“Can you believe this guy, Maddy? He’s such a liar: he chose to work on the Polly Opham case, and didn’t tell us about –” a young man, probably in his late 20’s, pen in an ear obscured by his shaggy brown hair said, a slightly tired look on his face.

A woman, about the same age, with a sharp, straight nose accompanying an equally sharp and straight jaw, turned to him, and finished his sentence, “…that hopeless paper, The Watchman?”

Both their eyes lit up, his dark brown, hers a brilliant, sparkling blue, saying at the same time, with wry smiles spread on their faces, “Ah! Power! Again!” as if they were expecting each other to know exactly what and when they would say something. They, after long companionship, had found themselves to be equal in mind — and would consistently agree with each other so often that one could probably win the lottery before observing a conflict of opinion between these two. Both had long aspired to be journalists, both had went to the same college, both had went to the same graduate school, both got a job at the same newspaper. An onlooker could surmise that simply by living their own life, that person was living vicariously through the other. Eric was Madeleine; Madeleine was Eric. They went through life as if they were connected by an invisible rope — whenever someone did or said or thought something, the other would surely follow in the footsteps of the first.

“And this bit about being an honest journalist! Hah! This man lied more than any I know, to us, to Sam, and there he declares his little crusade for truth in journalism? He was a jerk to us — putting us down, saying that we were always in our little bubble, while he did nothing but stay in bubble and put on his tinfoil hat and cry government conspiracy at every turn? And when he wasn’t doing that, he was criticizing anyone who held a higher post than he did — just because they had power.” Madeleine said in a tone of condemnation, taking a swig of her latté, and placed it back on the conference room table with a sigh of satisfaction. She absentmindedly put her hand in her great curly mass of shimmering brown hair, and twisted her hair around her finger, going, and going, without a care, without focus.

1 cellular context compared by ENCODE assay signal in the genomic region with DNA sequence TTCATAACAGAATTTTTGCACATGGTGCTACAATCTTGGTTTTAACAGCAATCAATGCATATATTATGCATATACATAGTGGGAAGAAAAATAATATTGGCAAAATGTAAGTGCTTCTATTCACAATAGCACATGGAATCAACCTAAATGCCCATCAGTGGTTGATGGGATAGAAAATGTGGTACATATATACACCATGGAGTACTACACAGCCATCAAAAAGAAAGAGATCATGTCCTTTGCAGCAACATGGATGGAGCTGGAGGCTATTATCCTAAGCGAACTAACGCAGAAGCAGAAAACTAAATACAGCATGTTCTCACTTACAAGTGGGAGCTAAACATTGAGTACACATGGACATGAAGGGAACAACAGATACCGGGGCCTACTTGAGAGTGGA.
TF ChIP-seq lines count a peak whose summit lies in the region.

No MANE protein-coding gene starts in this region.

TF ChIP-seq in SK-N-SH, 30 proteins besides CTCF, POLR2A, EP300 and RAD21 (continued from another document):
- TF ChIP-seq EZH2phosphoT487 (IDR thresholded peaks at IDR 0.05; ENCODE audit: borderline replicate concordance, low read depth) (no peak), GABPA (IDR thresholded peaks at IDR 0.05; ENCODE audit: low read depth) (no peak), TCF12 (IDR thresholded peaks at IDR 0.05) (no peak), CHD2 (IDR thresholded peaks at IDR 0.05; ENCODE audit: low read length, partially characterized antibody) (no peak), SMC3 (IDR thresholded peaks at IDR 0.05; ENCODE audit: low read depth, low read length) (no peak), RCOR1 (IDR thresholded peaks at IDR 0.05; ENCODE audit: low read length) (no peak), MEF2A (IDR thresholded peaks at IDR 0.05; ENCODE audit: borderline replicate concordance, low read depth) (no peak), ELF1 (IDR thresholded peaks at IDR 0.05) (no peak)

Eric broke the silence, saying in a quiet and dejected tone, as to not let Madeleine hear him — but still looking in her direction, convinced that she’d hear him anyway, “Don’t you think it’s a bit ironic though — I know of a few people who pick up the Post just to read Isaac’s column and reports, thus raking in the cash for the corporate demons that Isaac so hates. His looney brand of political opinion clearly resonates with the insane — I mean, that bill requires that those who are going to search people have probable cause, so why distort it — and Petracorp has to appeal to those people in an effort to make cash. So, Isaac was probably not fired due to his… interesting demographic, we’ll say, that he appealed to. But, now that he’s off writing for his own newspaper that’s doomed to fail, maybe he’ll realize that the corporations are a huge help for getting a readership. Now everyone’s just going to dismiss him as a looney.”